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OUR SOCIETY AT CRANFORD.

IN the first place, Cranford is in possession
of the Amazons; all the holders of houses
above a certain rent, are women. If a married
couple come to settle in the town, somehow
the gentleman disappears; he is either fairly
frightened to death by being the only man in
the Cranford evening parties, or he is
accounted for by being with his regiment, his
ship, or closely engaged in business all the
week in the great neighbouring commercial
town of Drumble, distant only twenty miles on
a railroad. In short, whatever does become
of the gentlemen, they are not at Cranford.
What could they do if they were there? The
surgeon has his round of thirty miles, and
sleeps at Cranford; but every man cannot be
a surgeon. For keeping the trim gardens
full of choice flowers without a weed to speck
them; for frightening away little boys who
look wistfully at the said flowers through the
railings; for rushing out at the geese that
occasionally venture into the gardens if the
gates are left open; for deciding all questions
of literature and politics without troubling
themselves with unnecessary reasons or
arguments; for obtaining clear and correct knowledge
of everybody's affairs in the parish;
for keeping their neat maid-servants in
admirable order; for kindness (somewhat
dictatorial) to the poor, and real tender good
offices to each other whenever any are in
distress, the ladies of Cranford are quite
sufficient. "A man," as one of them observed
to me once, "is so in the way in the house!"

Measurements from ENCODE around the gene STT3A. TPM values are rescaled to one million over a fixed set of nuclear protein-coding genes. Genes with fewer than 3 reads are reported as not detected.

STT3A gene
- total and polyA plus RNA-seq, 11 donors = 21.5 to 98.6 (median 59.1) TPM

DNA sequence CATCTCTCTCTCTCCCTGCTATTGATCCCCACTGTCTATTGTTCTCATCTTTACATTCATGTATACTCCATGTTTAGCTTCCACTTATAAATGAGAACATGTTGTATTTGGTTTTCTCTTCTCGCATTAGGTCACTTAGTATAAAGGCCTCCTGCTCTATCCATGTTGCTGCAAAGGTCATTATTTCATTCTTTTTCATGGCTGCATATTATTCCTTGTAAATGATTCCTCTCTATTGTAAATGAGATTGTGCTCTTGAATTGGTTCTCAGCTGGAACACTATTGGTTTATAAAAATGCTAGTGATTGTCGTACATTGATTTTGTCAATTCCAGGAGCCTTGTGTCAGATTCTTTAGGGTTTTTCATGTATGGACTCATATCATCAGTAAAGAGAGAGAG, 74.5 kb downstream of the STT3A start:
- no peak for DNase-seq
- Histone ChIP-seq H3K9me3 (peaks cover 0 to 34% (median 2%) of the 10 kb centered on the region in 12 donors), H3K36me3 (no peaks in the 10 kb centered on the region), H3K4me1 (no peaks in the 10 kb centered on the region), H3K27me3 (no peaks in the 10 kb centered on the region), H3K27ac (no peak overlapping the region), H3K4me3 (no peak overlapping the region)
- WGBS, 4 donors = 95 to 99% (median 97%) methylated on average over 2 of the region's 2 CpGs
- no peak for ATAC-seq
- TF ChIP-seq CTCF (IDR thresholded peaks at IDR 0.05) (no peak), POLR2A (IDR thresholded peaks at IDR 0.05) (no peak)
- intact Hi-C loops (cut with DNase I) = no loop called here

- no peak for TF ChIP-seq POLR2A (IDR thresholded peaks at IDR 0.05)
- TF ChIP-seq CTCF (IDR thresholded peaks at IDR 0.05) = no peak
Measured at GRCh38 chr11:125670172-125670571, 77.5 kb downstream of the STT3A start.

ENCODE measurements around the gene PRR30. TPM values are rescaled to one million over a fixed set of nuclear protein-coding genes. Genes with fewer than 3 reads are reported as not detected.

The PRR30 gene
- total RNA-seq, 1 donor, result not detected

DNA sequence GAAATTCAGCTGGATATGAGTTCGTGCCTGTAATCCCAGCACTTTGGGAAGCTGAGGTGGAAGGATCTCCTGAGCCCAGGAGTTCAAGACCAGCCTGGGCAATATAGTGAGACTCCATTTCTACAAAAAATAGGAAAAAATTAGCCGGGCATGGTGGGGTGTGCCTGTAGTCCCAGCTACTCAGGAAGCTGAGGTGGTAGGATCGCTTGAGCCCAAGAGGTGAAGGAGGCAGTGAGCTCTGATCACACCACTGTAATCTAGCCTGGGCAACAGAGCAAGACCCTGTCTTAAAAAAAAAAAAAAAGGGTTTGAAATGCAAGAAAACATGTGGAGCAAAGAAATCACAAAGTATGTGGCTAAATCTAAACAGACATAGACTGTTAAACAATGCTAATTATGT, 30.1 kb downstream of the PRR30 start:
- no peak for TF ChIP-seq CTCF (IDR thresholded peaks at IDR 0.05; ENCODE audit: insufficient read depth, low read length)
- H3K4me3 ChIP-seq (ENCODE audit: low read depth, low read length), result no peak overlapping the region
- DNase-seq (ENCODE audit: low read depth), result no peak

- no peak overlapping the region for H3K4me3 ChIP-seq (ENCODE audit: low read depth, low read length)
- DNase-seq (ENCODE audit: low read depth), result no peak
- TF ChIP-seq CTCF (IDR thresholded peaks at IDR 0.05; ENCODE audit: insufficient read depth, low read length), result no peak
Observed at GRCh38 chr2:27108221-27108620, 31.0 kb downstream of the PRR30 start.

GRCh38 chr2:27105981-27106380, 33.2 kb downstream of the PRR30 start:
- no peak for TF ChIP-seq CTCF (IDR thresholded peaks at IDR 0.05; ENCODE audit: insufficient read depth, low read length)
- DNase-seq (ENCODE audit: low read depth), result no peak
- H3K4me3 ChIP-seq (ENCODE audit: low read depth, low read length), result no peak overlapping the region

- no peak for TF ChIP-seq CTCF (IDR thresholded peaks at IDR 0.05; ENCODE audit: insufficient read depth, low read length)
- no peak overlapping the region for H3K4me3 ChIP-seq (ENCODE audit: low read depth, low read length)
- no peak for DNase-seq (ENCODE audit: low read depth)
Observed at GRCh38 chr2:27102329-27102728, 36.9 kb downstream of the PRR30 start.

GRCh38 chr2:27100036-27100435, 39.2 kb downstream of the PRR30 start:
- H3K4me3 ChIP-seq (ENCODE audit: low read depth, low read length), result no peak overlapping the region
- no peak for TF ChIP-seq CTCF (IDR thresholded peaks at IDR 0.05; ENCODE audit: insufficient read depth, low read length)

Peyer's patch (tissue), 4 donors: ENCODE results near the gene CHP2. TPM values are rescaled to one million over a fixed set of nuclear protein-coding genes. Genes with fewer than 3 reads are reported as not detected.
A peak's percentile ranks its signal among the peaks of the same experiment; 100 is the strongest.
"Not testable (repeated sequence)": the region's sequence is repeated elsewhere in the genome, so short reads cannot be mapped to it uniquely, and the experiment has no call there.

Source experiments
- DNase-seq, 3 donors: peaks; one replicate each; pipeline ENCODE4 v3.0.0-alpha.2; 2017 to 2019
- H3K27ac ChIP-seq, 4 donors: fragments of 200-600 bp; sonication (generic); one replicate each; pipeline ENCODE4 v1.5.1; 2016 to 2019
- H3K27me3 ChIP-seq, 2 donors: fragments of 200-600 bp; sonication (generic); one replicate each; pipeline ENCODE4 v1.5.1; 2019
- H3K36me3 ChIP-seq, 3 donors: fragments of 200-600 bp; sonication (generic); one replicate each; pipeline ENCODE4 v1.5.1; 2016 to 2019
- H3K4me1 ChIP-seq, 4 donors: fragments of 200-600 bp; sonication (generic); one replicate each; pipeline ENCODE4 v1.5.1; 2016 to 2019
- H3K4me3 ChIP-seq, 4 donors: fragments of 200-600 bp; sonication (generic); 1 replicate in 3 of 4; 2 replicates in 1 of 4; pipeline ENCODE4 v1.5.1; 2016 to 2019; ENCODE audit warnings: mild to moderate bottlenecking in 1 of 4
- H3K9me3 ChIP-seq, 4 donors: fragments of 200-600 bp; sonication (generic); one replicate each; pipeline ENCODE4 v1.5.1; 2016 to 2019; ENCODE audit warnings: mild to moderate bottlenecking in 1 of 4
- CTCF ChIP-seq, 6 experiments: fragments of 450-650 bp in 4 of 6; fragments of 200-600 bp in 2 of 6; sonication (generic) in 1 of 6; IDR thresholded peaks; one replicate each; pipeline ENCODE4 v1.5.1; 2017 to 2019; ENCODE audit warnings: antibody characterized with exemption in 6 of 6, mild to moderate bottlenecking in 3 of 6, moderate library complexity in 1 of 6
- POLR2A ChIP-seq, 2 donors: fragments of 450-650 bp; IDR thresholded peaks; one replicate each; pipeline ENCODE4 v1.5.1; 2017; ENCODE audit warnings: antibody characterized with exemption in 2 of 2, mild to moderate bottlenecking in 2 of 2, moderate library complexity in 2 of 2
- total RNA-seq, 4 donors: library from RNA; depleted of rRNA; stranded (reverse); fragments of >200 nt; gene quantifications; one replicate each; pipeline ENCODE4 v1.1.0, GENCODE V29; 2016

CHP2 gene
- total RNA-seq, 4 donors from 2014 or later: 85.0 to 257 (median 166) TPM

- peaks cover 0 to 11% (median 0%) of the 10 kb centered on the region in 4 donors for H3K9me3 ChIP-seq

Although the ladies of Cranford know all
each other's proceedings, they are exceedingly
indifferent to each other's opinions. Indeed,
as each has her own individuality, not to say
eccentricity, pretty strongly developed,
nothing is so easy as verbal retaliation;
but somehow good-will reigns among them to a
considerable degree.

The Cranford ladies have only an occasional
little quarrel, spurted out in a few peppery
words and angry jerks of the head; just
enough to prevent the even tenor of their
lives from becoming too flat. Their dress
is very independent of fashion; as they
observe, "What does it signify how we dress
here at Cranford, where everybody knows
us?" And if they go from home, their
reason is equally cogent: "What does it
signify how we dress here, where nobody
knows us?" The materials of their clothes
are, in general, good and plain, and most of
them are nearly as scrupulous as Miss Tyler,
of cleanly memory; but I will answer for it,
the last gigot, the last tight and scanty
petticoat in wear in England, was seen in
Cranfordand seen without a smile.

I can testify to a magnificent family red


silk umbrella, under which a gentle little
spinster, left alone of many brothers and
sisters, used to patter to church on rainy days.
Have you any red silk umbrellas in London?
We had a tradition of the first that had ever
been seen in Cranford; and the little boys
mobbed it, and called it "a stick in petticoats."
It might have been the very red silk
one I have described, held by a strong father
over a troop of little ones; the poor little
ladythe survivor of allcould scarcely carry it.

Then there were rules and regulations for


visiting and calls; and they were announced
to any young people, who might be staying in
the town, with all the solemnity with which
the old Manx laws were read once a year on
the Tyne-wold.

"Our friends have sent to inquire how you
are after your journey to-night, my dear,"
(fifteen miles, in a gentleman's carriage);
"they will give you some rest to-morrow, but
the next day, I have no doubt, they will call;
so be at liberty after twelve;—from twelve
to three are our calling-hours."

Then, after they had called,

"It is the third day; I dare say your
Mamma has told you, my dear, never to let
more than three days elapse between
receiving a call and returning it; and also,
that you are never to stay longer than a quarter
of an hour."

"But am I to look at my watch?  How
am I to find out when a quarter of an hour
has passed?"

"You must keep thinking about the time,
my dear, and not allow yourself to forget it
in conversation."

As everybody had this rule in their minds,
whether they received or paid a call, of course
no absorbing subject was ever spoken about.
We kept ourselves to short sentences of
small talk, and were punctual to our time.

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